Court : Kolkata
Reported in : 45Ind.Cas.113
barnes peacock, c.j.1. an advertisement publislied in a newspaper for a demonstration against a judge for acts done in court may be a contempt of court as well as defamation, although it cannot be said that in every case a demonstration got up in order to obtain an expression of public opinion concerning the acts of a judge would bo a contempt, [p. 125, col. 1.]2. if anonymous letters are sent to the press containing false statements), the press is responsible for them if the name of the author is not given up. [p. 144, col. 2.]3. to say that a sentence is 'cruel' may be a con-tempt of court, though it would be no contempt if the remark is merely that, the sentence is a severe one. [p. 142, col 2; p. 143, col. 1.]4. per macpherson, j.--the high court has power to proceed by way of contempt oven when the contempt is not committed in court or during the pendency of a suit. [p. 145, col. 2.]5. per curiam.--the fact of his making an apology does not entitle the person charged with contempt of court to hisdischarge as a matter of right, [p. 137, col. 1.]6. charges of contempt against the printer and publisher of the englishman, calcutta. upon this case being called on--7. mr. kennedy stated that he appeared for mr. banks, printer of the englishman, with mr. evans and mr. paul. there was one point in which a little difficulty had occurred with res-peot to the form in which the affidavit of mr. banks was to be drawn up. it was stated that the court was sitting in its original .....Tag this Judgment!
Court : Chennai
Reported in : (1972)1MLJ141
n. krishnaswamy reddy, j.1. defendants 1 to 3 are the appellants. the plaintiff, the younger brother of the first defendant, filed the suit in forma pauperis for partition of his half share in schedules a,b,g mentioned in the plaint and for rendition of accounts of joint family business of soda and cigar factories. the learned subordinate judge passed a preliminary decree for partition of items 1 and 3 of a schedule properties into two equal shares and to allow one such share to the plaintiff and for a division of items 6 to 8 and 16 to 18 of the moveable c schedule properties. under the preliminary decree, the plaintiff was made liable to pay a moiety of the debt due under exhibit b-8. the suit was dismissed in other respects. the plaintiff filed a memo, of cross-objections.2. defendants 2 and 3 are the minor sons of the first defendant, the brother of the plaintiff, and the fourth defendant is the wife of the first defendant. the case of the plaintiff is that he and his brother, the first defendant were members of a joint family. their father vaithilinga padayachi, who died, during his life time, purchased item 2 of the a schedule properties bearing door no. 12, angalamman koil street, in 1924. vaithilinga started a cigar company in or about 1932 with the trade mark kuttiman and paladi in the name of the plaintiff as sundaram and company. the trade went on till 1948. vaithilinga also started a soda factory in or about 1940 and was carrying on the business till his death. .....Tag this Judgment!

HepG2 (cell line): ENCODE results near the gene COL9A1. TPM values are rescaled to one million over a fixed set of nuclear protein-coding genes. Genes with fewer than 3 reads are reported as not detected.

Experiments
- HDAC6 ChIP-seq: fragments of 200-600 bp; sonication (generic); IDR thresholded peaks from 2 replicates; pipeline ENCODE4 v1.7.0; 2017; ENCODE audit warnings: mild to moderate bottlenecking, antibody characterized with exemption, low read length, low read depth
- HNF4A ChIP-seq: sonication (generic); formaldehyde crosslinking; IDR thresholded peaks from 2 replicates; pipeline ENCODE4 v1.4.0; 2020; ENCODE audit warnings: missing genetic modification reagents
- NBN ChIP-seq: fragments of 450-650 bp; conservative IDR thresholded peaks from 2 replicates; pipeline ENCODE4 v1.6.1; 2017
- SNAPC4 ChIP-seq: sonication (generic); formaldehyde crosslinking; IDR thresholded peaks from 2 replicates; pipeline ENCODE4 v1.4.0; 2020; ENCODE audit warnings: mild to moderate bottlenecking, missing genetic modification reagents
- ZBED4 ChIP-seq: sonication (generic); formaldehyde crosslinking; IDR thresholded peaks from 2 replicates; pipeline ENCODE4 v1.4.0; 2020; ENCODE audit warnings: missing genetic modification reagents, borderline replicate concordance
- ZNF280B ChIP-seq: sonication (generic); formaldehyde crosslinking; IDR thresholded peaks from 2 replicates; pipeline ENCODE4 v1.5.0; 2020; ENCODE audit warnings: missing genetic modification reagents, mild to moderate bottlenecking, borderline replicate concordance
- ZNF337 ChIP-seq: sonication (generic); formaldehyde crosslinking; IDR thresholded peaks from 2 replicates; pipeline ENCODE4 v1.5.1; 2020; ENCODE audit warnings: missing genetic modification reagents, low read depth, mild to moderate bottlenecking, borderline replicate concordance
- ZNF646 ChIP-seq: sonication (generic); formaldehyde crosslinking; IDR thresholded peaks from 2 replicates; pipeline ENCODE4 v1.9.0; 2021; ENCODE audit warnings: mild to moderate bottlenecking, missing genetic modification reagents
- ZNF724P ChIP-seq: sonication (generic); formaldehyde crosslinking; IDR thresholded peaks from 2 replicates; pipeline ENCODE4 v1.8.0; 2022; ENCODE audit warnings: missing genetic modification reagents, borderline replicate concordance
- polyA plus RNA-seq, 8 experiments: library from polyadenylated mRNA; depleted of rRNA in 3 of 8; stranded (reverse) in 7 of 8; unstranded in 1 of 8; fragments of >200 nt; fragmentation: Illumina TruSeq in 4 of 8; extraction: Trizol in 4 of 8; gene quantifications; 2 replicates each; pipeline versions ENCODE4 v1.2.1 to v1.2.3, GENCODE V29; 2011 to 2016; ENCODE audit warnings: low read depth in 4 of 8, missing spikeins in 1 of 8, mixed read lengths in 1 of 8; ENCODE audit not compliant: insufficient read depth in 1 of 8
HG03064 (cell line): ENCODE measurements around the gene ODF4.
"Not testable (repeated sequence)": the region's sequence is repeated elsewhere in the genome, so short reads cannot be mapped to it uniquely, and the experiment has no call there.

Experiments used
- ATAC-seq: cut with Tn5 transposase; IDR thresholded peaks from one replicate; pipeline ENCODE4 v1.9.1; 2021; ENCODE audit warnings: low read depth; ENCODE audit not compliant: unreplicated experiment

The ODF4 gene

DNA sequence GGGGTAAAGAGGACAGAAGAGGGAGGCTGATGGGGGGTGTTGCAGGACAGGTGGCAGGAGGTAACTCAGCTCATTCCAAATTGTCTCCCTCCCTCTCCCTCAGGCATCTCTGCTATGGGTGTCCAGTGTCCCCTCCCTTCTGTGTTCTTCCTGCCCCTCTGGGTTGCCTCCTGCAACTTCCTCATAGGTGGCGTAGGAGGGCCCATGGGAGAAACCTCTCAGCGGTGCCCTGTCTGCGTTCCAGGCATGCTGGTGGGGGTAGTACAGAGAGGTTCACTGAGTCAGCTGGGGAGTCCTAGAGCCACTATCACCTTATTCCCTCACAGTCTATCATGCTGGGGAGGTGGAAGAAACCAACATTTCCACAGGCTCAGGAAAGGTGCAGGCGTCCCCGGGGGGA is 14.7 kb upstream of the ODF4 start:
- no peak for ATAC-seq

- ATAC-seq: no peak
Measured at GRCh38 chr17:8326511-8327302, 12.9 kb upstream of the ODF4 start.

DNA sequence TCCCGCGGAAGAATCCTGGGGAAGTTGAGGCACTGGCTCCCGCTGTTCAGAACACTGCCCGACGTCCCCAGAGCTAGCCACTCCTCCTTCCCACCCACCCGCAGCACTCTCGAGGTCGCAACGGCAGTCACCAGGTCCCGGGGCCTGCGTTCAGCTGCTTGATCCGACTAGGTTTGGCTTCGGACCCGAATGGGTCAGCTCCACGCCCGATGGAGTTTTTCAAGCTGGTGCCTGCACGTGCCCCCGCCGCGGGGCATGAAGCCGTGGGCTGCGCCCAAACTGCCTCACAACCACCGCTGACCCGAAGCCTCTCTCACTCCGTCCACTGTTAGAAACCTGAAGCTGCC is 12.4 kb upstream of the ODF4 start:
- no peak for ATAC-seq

Court : Kolkata
Reported in : (1879)ILR4Cal551